The CHOC Feeding Program :: The Emotional Journey of the Feeding Program
It’s perfectly normal to feel apprehensive, even nervous, about the aspect of living at a hospital, day in and day out, undergoing feeding therapy. The associates at CHOC Children’s understand that it is difficult to be away from home and family and do everything possible to make sure that the accommodations provided to those going through the feeding program are as comfortable as possible.
Most children and their families have been through a lot of emotions and medical decisions before entering the feeding program. Between appointments with doctors and therapists and working with the child on his or her feeding struggles over the years, it is understandable for families to feel exhausted and emotional and for relationships, including those between parent and child, to feel strained. At CHOC Children’s, we understand this and work with each parent and child to provide them with the support and courage they need to overcome the past and look toward a bright future. The work may not be easy, but we are each family every step of the way.
19 Days at CHOC
The length and intensity of the inpatient program can be difficult at times both for the child and caregiver. Because of this, it is important to allow for down time and try to bring items that may help you and your child feel more at home. Learn more about the items caregivers and patients should bring with them to the CHOC Children’s Multidisciplinary Feeding Program.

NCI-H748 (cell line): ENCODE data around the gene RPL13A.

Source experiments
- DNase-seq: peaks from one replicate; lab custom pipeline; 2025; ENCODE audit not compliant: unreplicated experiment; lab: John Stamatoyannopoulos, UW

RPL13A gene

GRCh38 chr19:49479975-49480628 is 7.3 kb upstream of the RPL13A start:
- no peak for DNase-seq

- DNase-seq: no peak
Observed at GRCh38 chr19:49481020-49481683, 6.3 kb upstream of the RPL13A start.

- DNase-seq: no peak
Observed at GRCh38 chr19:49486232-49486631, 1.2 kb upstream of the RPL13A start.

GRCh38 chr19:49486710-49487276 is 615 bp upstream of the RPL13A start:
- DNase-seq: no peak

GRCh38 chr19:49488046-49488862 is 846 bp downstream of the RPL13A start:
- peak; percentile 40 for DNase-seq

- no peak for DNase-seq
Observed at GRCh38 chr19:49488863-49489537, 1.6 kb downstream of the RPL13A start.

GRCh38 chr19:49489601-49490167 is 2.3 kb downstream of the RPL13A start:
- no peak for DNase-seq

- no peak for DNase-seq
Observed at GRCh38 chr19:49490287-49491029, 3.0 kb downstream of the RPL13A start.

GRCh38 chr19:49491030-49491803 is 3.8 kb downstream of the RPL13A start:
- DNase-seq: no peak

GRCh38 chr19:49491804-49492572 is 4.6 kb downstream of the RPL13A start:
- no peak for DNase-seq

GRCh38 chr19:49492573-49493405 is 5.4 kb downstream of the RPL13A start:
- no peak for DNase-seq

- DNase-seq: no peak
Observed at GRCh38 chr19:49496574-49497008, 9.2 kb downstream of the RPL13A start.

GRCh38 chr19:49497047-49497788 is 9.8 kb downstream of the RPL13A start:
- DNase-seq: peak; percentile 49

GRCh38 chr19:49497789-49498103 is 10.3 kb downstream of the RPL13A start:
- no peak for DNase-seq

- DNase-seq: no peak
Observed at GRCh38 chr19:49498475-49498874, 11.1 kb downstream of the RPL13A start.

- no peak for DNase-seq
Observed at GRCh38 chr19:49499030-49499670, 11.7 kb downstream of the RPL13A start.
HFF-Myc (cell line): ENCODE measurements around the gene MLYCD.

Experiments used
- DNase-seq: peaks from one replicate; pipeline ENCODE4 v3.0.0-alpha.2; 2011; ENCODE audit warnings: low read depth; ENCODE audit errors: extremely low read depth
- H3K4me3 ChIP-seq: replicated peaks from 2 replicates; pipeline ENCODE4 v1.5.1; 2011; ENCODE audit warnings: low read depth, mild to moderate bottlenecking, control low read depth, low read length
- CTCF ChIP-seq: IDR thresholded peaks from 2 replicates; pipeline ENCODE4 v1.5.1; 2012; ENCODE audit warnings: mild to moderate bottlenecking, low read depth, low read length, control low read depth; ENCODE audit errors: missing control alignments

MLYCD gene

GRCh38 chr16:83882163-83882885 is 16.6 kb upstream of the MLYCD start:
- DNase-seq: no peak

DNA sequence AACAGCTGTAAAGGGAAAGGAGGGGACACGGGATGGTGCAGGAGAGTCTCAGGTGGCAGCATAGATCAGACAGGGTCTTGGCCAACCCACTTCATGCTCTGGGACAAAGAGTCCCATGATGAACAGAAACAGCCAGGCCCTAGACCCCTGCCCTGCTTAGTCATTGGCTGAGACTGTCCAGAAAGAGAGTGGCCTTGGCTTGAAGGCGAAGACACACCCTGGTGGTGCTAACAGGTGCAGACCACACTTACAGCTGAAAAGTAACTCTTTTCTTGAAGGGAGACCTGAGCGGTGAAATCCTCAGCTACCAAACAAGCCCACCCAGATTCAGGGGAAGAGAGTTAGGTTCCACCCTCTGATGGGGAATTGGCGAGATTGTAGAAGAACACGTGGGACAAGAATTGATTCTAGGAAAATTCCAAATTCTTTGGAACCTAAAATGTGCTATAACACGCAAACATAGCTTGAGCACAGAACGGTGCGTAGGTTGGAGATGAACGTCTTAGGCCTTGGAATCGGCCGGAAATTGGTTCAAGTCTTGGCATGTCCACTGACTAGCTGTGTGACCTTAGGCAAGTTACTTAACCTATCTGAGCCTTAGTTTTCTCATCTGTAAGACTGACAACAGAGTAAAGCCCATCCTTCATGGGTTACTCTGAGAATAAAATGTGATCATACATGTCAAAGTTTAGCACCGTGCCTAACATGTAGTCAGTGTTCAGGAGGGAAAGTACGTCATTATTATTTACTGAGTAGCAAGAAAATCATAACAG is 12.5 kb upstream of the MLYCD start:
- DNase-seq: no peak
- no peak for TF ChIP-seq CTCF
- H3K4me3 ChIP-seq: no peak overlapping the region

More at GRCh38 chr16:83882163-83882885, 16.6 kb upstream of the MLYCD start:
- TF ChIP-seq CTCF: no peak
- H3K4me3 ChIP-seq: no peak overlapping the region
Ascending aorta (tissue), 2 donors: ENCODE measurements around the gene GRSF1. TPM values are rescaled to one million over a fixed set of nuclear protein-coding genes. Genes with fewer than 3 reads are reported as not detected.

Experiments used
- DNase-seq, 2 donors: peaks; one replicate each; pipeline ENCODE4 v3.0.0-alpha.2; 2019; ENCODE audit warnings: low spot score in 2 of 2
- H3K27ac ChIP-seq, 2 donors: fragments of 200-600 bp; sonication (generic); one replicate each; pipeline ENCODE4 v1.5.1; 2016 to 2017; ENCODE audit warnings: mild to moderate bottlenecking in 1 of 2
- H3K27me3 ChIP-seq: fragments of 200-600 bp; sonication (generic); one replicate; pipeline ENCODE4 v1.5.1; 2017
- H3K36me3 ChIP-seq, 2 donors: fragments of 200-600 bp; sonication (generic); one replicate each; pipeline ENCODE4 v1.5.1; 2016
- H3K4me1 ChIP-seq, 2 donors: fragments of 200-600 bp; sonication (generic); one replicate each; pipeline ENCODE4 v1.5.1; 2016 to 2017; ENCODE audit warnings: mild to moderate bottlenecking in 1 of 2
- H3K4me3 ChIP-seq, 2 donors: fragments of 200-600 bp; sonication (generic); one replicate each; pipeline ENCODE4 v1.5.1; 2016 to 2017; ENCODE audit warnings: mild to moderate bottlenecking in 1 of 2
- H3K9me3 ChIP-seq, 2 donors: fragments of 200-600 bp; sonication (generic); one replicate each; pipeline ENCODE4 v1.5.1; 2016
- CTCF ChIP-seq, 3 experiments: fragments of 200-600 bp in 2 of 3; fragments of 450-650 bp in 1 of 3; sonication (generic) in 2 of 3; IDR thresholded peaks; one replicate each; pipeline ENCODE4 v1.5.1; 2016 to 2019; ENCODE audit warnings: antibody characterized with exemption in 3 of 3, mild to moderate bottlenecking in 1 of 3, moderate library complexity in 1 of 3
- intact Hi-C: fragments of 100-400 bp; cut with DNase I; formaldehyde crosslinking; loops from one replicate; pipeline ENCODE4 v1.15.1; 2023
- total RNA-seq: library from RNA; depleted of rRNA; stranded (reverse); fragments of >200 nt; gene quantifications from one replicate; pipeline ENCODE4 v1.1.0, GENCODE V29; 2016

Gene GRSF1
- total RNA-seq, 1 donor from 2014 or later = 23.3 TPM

Although the program is an intense focus on feeding therapy, and the treatment process can be easier knowing that family is close by. Often, a second parent, grandparent or other family member stays at the local Ronald McDonald House. This allows the second caregiver to observe or participate in some therapy session, attend meetings and spend time with the primary caregiver when he or she spends time away from the hospital. (Some patients also stay at Ronald McDonald House the night before their admission to the program or when they come to CHOC for follow-up appointments. The child’s social worker can help make arrangements at Ronald McDonald House.)
While visitors can make the 19 days in the hospital easier, it is important to know that there is a very strict policy regarding visitors and siblings at the hospital in order to make sure the child can focus on his or her therapy and not others. Learn more about the visitor policy.
Hitting A Wall
Many children and even parents will “hit a wall” during their time in the inpatient feeding program. This can mean many different things including, feeling overwhelmed, tired or “stuck.” To help combat these feelings, the CHOC Children’s playroom is open six hours each day. While in the playroom, specially trained volunteers and child life specialists provide age-appropriate, supervised play activities. These activities can provide children a temporary escape from treatment and the child’s caregiver a break to run errands, exercise, shop or just get away from the hospital for an hour.
The child participating in the program must stay at the hospital with the exception of special passes granted during the last weekend of the program so that the child can practice his or her new feeding skills out in the community. Staying at the hospital requires the child to focus on the feeding therapy and activities related to feeding.